Femoral or Tibial Osteotomy
What is a femoral or tibial osteotomy?
This procedure is indicated as the treatment of early osteoarthritis in those patients who are relatively young and active. The aim of the procedure is to correct mal-alignment of the leg where it has become either excessively bowed or knock-kneed due to osteoarthritis. An osteotomy is where the bone is cut, so that the leg can be straightened into a more normal position. The osteotomy is then secured with plate and screws to maintain the correction.
When Is Osteotomy Treatment Needed?
This procedure is more commonly performed for patients who are bow-legged, where the medial (inner) part of the knee is involved in osteoarthritis. This procedure is called a medial opening wedge osteotomy and in it, the knee is corrected to a slightly knock-kneed position, therefore shifting the weight through the preserved lateral (outer) part of the knee. Less commonly, it is performed on knock-kneed patients where the osteotomy is performed through the lateral part of the femur and the leg is corrected to a straight position, therefore the weight bearing will be shifted to the preserved medial side.
The purpose of the procedure is to allow young people to remain active without the concerns of wearing out a knee replacement. The osteotomy will slow down the wear of the knee and buy time for the knee and delay a knee replacement.
What to expect before surgery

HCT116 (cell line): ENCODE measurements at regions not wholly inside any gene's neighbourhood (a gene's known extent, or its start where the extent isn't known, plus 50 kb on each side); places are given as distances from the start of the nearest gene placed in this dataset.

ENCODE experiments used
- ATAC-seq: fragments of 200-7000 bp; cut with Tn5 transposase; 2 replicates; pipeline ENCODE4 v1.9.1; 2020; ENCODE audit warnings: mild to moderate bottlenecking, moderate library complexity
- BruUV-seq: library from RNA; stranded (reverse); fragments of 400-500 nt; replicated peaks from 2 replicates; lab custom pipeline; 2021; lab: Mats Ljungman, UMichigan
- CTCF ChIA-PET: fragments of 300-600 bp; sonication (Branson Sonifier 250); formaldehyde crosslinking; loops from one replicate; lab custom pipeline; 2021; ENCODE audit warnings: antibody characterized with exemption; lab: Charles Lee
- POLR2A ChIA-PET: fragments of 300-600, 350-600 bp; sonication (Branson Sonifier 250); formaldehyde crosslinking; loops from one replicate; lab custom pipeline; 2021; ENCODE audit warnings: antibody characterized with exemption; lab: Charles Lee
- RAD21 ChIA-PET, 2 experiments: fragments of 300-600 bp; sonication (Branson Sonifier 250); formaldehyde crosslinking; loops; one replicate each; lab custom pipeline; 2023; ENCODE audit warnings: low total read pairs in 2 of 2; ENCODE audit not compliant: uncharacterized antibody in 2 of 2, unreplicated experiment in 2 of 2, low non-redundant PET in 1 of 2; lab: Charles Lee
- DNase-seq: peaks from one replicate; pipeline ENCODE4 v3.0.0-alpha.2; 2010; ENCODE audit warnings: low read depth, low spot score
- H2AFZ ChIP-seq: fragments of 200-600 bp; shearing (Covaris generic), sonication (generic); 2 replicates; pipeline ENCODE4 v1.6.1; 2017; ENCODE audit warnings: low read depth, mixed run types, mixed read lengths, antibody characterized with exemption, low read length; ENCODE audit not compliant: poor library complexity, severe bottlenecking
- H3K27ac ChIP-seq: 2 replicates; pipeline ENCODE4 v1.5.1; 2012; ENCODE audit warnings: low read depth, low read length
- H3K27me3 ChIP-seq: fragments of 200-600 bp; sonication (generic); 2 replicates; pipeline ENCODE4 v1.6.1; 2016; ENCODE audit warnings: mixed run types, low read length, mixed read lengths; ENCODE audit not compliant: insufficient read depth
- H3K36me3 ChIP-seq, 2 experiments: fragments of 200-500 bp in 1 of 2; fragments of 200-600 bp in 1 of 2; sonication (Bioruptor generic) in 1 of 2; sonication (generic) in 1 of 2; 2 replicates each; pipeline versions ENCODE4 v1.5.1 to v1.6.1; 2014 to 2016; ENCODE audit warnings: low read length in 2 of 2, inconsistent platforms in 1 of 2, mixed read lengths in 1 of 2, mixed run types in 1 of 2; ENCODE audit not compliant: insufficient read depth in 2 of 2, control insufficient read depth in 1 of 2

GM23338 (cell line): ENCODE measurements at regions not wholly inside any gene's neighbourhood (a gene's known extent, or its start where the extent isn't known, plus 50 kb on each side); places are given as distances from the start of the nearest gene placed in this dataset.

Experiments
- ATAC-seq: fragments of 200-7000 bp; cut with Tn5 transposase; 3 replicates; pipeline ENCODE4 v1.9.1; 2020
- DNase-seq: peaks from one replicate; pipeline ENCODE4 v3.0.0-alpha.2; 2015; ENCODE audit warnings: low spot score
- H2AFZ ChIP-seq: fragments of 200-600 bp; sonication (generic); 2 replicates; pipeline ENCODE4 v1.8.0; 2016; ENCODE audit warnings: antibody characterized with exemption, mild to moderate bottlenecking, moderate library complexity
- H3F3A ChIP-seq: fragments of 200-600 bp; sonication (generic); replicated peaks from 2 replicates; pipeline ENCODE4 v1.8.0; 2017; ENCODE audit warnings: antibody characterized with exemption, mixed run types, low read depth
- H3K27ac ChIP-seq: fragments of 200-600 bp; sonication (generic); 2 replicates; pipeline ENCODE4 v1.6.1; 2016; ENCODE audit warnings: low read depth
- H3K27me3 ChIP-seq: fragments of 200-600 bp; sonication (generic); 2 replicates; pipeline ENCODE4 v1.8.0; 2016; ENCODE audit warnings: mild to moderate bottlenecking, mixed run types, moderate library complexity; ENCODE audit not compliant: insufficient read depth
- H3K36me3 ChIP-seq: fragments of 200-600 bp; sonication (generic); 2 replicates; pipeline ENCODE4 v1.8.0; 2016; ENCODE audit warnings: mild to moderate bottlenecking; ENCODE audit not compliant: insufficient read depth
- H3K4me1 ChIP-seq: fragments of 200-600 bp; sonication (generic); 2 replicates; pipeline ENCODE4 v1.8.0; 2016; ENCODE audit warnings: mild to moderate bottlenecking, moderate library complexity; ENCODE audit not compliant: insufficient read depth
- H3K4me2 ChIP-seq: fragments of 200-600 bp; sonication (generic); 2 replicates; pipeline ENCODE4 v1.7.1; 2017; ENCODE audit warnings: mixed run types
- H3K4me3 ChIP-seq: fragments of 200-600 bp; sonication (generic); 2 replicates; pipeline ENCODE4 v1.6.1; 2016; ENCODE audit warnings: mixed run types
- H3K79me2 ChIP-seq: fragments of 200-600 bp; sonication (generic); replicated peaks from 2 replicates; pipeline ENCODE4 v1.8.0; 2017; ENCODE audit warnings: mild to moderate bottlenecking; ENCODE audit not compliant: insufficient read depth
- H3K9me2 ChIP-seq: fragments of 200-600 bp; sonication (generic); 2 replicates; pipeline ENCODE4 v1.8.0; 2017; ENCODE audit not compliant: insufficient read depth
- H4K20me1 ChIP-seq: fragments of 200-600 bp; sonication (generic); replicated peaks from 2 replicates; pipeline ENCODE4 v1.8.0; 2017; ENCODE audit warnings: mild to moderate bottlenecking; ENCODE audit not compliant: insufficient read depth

Prior to surgery, the patient will have X-rays of both knees to determine the amount of correction that will be required. This can be calculated from the X-rays and will also be fine-tuned intra-operatively.
Femoral and tibial osteotomy procedure
On the day of surgery, the patient will have his/her leg marked. General anesthetic is usually required and is supplemented by a femoral nerve block which will control the pain post-surgery. After the surgery, the leg will be placed in a straight knee brace which will be removed for exercises by the physiotherapist on the first day after surgery. The larger bandages will also be removed to allow movement. A drain will have been placed in the knee during surgery and this will be removed on the first day following the surgery. The patient will begin mobilizing on day 1 following the surgery, with the aid of the physiotherapist.
What To Expect During Recovery
The patient will be allowed to weight bear as tolerated through the leg. Crutches will be required for six weeks. This allows sufficient time for the osteotomy to heal. Most patients are able to go home two to three days following surgery. Upon discharge, the patient will be seen again within the first two weeks, to assess the wound. A further appointment will be made for six weeks, three months and one year following the surgery. Further X-Rays will be obtained on each occasion.
Post Operative Care
A knee brace will be required until the patient can comfortably straight leg raise which will occur within the first two weeks following surgery. Once this has been achieved, the brace will no longer be required. However the brace will be removed by the physiotherapist for the initial exercises.
Weight bearing will be as tolerated for the first six weeks with the aid of crutches. After six weeks, if X-rays show that healing is satisfactory, the use of crutches can be discontinued.
Physiotherapy is begun early. This is initially directed at quadriceps and hamstring exercises.
Range of motion is slowly built up over the period of the first two to four weeks and full movement will be achieved within that time.
As the patient progresses with physiotherapy, functional exercises will begin with the aim of fast walking by three months, and running and return to sporting activities after six months.
When Can I return to work?
Return to work for those patients who do desk based work is approximately two to four weeks, and for those patients who do manual work, the time for return to work is up to three months.